An Amazon Adventure with Bugs, Drugs, and Diabetes

Students in the healthcare field have probably attended a “bugs and drugs” lecture about bacteria and the various antibiotics used in response. Put that on a whole new level, where the “bugs and drugs” are hordes of mosquitoes and peculiar plants, and you would be envisioning my pharmacy rotation in the Peruvian Amazon rainforest. The purpose of the trip was to study medicinal plants and natural medicine, but our group definitely braved the elements as well. A few of the pleasures we got to experience included extreme heat, daily paddling of canoes down the Amazon River, tightly rationed drinking water, bathing with piranhas, stepping in quicksand, eating guinea pig, and almost sinking our canoe in a torrential downpour. Now mix in my diabetes, and you would seemingly have the recipe for the perfect storm.  

Fortunately, this was not the first trip that I’ve taken out of the country. I knew that I had to be extremely careful and ultra-prepared for the teeter-totter of high and low blood sugars every day. I use an insulin pump and carried at least double the necessary supplies.  All my camping gear, clothing, and supplies for three-and-a-half weeks had to fit in my hiking backpack and a normal backpack that was solely devoted to my diabetes supplies.  I’m grateful there were laundromats; otherwise, I might have become the social outcast of the group!

The most rustic portion of our trip was a three-day journey down the Amazon River in canoes, three man-powered and one motorized. At night, we camped in tents along the bank of the river. Needless to say, toilets were nonexistent in areas, and showers were out of the question. Healthcare providers would cringe, but I kept a bottle of insulin with me at tropical temperatures during this portion of the trip. I did my best to store the vial in the shadows to keep it as cool as possible, but I also had to keep my bag away from the ever-rising water in our waterlogged canoe. There are special cooling kits on the market for camping, but I did not have one.

Meal times were also extremely variable, and sometimes absent, but I always had some form of carbohydrate that served to combat both low blood sugars and hunger pangs.  Even when meals were timely, I had no idea of exactly what I was eating. My speculations for insulin boluses were never spot-on, but they were decent enough.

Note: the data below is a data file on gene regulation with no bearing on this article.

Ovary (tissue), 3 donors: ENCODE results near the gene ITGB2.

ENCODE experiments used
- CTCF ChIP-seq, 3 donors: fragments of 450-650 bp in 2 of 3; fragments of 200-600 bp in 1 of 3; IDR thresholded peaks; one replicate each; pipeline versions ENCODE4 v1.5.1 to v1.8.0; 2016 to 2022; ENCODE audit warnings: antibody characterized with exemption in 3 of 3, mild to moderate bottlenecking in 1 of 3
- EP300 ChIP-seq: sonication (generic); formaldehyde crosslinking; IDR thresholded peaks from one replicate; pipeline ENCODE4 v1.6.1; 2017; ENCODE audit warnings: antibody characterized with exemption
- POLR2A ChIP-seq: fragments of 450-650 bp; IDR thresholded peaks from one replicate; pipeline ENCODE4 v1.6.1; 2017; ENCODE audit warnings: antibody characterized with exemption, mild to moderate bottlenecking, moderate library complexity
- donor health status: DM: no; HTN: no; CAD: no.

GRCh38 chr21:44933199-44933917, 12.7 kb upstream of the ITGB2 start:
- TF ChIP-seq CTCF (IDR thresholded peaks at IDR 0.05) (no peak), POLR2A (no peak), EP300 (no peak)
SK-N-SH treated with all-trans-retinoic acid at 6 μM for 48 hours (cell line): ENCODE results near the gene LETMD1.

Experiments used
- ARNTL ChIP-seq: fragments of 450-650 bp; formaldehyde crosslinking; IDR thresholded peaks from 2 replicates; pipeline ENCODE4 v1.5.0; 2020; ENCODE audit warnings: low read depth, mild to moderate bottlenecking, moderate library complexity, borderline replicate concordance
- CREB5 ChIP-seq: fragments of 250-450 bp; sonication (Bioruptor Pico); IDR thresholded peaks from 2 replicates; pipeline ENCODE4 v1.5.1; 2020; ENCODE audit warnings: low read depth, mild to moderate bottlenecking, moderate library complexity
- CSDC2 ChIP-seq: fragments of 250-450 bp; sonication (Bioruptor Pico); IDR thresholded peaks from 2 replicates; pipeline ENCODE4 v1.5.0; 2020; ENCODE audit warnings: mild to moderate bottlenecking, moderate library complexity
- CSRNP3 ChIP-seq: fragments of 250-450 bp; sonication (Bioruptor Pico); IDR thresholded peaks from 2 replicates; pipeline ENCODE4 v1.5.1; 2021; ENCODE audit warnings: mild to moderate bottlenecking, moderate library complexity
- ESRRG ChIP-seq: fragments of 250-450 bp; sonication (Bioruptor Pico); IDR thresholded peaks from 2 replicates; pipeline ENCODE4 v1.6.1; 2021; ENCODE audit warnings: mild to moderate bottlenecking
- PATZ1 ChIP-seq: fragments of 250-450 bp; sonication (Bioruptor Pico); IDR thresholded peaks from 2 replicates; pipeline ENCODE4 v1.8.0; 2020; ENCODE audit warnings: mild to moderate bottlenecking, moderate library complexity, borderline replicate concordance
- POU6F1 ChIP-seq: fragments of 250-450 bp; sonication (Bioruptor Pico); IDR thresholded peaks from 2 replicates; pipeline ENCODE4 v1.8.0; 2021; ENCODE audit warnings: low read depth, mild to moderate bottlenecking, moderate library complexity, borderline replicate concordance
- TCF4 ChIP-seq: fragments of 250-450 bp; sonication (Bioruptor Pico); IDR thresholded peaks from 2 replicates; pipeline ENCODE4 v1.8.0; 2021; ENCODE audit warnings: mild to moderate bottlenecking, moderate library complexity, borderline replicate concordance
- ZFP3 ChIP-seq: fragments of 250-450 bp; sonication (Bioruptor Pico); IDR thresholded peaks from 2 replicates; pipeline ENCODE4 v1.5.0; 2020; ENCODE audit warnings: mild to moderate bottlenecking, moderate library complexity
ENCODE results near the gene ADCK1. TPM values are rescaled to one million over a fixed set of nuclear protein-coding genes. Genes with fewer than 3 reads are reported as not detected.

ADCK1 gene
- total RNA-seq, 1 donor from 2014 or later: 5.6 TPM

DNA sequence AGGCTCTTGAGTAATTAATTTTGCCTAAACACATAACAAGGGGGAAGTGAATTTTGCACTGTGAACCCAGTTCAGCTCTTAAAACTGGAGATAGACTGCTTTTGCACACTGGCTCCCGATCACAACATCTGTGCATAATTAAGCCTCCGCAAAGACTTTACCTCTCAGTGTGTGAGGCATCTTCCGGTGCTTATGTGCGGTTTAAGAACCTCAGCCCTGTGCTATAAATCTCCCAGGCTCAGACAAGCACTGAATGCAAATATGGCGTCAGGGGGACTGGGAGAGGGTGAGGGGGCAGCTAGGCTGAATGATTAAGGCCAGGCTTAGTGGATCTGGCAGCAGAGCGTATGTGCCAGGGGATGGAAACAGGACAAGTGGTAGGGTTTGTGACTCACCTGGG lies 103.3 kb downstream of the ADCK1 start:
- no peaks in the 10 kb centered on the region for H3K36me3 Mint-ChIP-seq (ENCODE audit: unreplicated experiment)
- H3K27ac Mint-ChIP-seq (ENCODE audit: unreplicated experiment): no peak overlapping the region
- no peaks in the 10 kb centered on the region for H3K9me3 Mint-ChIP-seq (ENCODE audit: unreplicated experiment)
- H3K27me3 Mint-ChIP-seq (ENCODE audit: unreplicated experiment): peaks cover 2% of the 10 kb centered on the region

On the final day of our three-day journey, our group boarded a speedboat to go back upstream to our reserve. It should have been a three-hour trip at most. Unfortunately, due to debris from recent flooding and a malfunctioning motor, we were delayed on the river for about eight hours. We had not eaten anything all day, had very little water, and had not been able to use a restroom (unless you wanted to go over the side of the boat).

Because it was the end of our camping excursion, I only had one granola bar left. I held out as long as possible, but hunger got the best of me and I ate it. I figured I still had my glucagon injection if absolutely necessary, but thankfully, no one had to use it on me.

After the taxing journey in the heat of the Amazon, we spent one week in the cold, mountainous region of Cusco, Peru. We went from 100-degree highs to 38-degree lows in a matter of a one-hour plane ride. Our bodies also had to adjust to the lack of oxygen at the high altitude. After a day of rest, we were just as active as in the rainforest, exploring the ruins of Cusco and Macchu Picchu. I was better prepared to counter my high activity level by lowering my basal rate to prevent low blood sugars.

If you have diabetes, don’t be discouraged from traveling! If you are a healthcare provider, equip your patients with the proper tools to allow them to explore this beautiful world.  I have learned a lot from trial and error, but there are plenty of resources available for traveling safely with diabetes. These experiences have taught me volumes about myself and others. It is a wonderful opportunity to fall in love with a new culture and to reevaluate your world view. With diabetes-and let’s be honest-even without it, organization and preparation are necessary for travel, but it is time well spent.

If you are interested in further details about my experience, you can read my blog at While you are online, go book yourself an adventure!

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